Vivendi Says Liberty Suit Is a Negotiating Ploy
Vivendi Universal’s efforts to sell or merge its U.S. entertainment holdings took an acrimonious turn Sunday with the French media company accusing one of its leading suitors, Liberty Media Corp., of filing a lawsuit to gain negotiating leverage.
In a strongly worded statement, Vivendi Universal said it was “particularly stunned” by Liberty’s lawsuit Friday, which accused Vivendi of hiding its financial problems to lure Liberty into a stock exchange last year.
Vivendi pointed to the sensitive timing of the complaint, filed without notice just one day after its bankers and Liberty Media Chief Executive Robert Bennett “had conducted a business meeting regarding their future collaborations.”
Supporting the speculation of some insiders Friday, Vivendi said Liberty’s motive was to “gain leverage in those ongoing negotiations.” Vivendi said it would vigorously defend the lawsuit, which it said was without merit.
A Liberty spokesman Sunday declined to comment on the lawsuit or Vivendi’s response.
The legal brawl comes at a sensitive time for Vivendi Chief Executive Jean-Rene Fourtou, who visited the United States last week to reassure Universal executives and seek investors for high-yield bonds to help refinance the company’s hefty debts. Addressing that matter Sunday, Vivendi said, “The lawsuit would not distract the company from a quick and orderly resolution of its financial issues.”
Vivendi’s statement is the conglomerate’s clearest signal that it has been in serious discussions with Liberty, controlled by cable magnate John Malone, about what sources say is a possible sale or merger of the Universal movie studio, theme parks and television holdings.
Liberty, which has ambitions to become a full-fledged media company, has expressed interest in combining its Starz Encore cable group with Universal’s USA and Sci Fi channels as well as the Universal movie studio and theme parks. Such combinations can give companies more clout in negotiating with cable operators.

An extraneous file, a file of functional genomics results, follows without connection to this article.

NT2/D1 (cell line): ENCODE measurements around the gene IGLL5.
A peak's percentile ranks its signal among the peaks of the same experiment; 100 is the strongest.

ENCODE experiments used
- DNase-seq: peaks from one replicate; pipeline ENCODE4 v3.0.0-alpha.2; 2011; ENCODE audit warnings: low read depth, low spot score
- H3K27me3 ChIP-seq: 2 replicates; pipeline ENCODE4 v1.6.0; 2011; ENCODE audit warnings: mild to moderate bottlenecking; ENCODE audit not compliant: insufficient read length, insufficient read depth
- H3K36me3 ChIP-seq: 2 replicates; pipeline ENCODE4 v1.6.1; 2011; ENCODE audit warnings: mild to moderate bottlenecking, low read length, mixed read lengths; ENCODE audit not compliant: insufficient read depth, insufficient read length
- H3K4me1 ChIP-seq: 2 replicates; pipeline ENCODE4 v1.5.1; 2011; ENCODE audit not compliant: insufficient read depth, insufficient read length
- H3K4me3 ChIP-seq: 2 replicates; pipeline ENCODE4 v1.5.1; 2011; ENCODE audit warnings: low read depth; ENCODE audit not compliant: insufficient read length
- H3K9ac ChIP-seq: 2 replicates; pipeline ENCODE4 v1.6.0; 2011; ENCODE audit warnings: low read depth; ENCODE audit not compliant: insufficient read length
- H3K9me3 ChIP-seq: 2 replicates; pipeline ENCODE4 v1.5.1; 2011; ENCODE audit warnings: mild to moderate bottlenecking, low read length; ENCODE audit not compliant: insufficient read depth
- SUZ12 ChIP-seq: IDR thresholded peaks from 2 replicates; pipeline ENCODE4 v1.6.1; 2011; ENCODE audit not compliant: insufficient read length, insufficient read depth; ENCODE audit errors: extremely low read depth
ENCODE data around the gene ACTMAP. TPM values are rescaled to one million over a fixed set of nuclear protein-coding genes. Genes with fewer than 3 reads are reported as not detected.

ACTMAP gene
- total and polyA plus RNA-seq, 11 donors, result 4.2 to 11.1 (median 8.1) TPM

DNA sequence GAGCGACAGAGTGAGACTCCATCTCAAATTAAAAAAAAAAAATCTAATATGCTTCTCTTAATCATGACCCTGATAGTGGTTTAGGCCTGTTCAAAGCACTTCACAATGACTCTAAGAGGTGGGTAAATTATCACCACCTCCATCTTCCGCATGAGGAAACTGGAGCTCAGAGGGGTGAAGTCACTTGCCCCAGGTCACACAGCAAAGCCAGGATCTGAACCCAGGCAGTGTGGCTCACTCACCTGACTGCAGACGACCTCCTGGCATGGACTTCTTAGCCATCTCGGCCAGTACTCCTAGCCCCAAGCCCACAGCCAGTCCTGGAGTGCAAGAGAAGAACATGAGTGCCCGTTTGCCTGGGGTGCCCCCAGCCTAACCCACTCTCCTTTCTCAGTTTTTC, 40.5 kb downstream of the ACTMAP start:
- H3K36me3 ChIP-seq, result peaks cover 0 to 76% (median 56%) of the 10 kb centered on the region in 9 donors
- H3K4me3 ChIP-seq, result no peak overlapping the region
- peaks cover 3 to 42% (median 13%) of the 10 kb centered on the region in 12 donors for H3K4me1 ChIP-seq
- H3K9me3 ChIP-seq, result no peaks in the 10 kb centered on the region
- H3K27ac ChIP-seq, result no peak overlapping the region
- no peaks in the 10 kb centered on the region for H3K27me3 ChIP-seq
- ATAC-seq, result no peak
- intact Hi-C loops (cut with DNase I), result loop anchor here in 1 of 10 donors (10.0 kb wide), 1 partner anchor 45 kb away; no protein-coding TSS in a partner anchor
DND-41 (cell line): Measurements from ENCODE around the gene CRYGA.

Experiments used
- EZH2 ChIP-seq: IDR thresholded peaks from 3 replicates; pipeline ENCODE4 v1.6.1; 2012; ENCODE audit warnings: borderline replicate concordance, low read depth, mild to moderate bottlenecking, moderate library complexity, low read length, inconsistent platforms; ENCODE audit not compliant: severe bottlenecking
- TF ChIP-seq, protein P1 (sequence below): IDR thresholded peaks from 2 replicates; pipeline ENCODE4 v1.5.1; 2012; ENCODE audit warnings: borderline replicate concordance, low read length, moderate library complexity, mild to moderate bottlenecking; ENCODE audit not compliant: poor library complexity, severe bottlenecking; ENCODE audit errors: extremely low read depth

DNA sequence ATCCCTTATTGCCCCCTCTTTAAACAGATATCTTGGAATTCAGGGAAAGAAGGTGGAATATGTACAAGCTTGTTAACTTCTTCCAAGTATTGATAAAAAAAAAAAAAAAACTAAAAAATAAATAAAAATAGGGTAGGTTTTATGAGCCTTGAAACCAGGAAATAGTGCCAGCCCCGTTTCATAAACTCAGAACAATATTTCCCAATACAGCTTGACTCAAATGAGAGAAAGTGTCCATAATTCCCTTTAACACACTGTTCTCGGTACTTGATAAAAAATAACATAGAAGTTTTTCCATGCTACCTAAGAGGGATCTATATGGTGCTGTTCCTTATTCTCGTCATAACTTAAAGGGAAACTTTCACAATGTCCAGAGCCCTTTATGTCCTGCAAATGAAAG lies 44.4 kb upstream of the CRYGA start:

Liberty is among several parties Vivendi is talking to about a possible sale, spinoff or merger of the Universal businesses.
It was unclear what effect the lawsuit will have on the Liberty negotiations. One source familiar with the discussions said the legal dispute could weaken Liberty’s standing with Vivendi but probably would not derail the talks. A fallout with Liberty could strengthen the hand of the other leading suitor, an investment group headed by oil tycoon Marvin Davis, who has put an offer on the table for all of the Universal assets. Viacom Inc. has expressed interest but only in the Universal cable properties, sources say.
The Liberty lawsuit springs from a stock exchange the two companies agreed to last year as part of the $11-billion deal to create Vivendi Universal Entertainment, a joint venture combining Universal’s movie, television and theme park holdings with USA Networks Inc.'s cable and film businesses. Under the deal, Liberty exchanged its stock in USA for a 3.6% equity stake in Vivendi Universal, making it one of the company’s largest shareholders.
Since then, Liberty has seen the price of those shares plummet as Vivendi’s market value has eroded.
With a sizable cash pile, Englewood, Colo.-based Liberty is considering several potential deals. In addition to a possible acquisition of the Universal assets, excluding Universal Music Group and Vivendi’s games division, Liberty is weighing a buyout of Comcast Corp.'s 58% interest in the QVC shopping channel.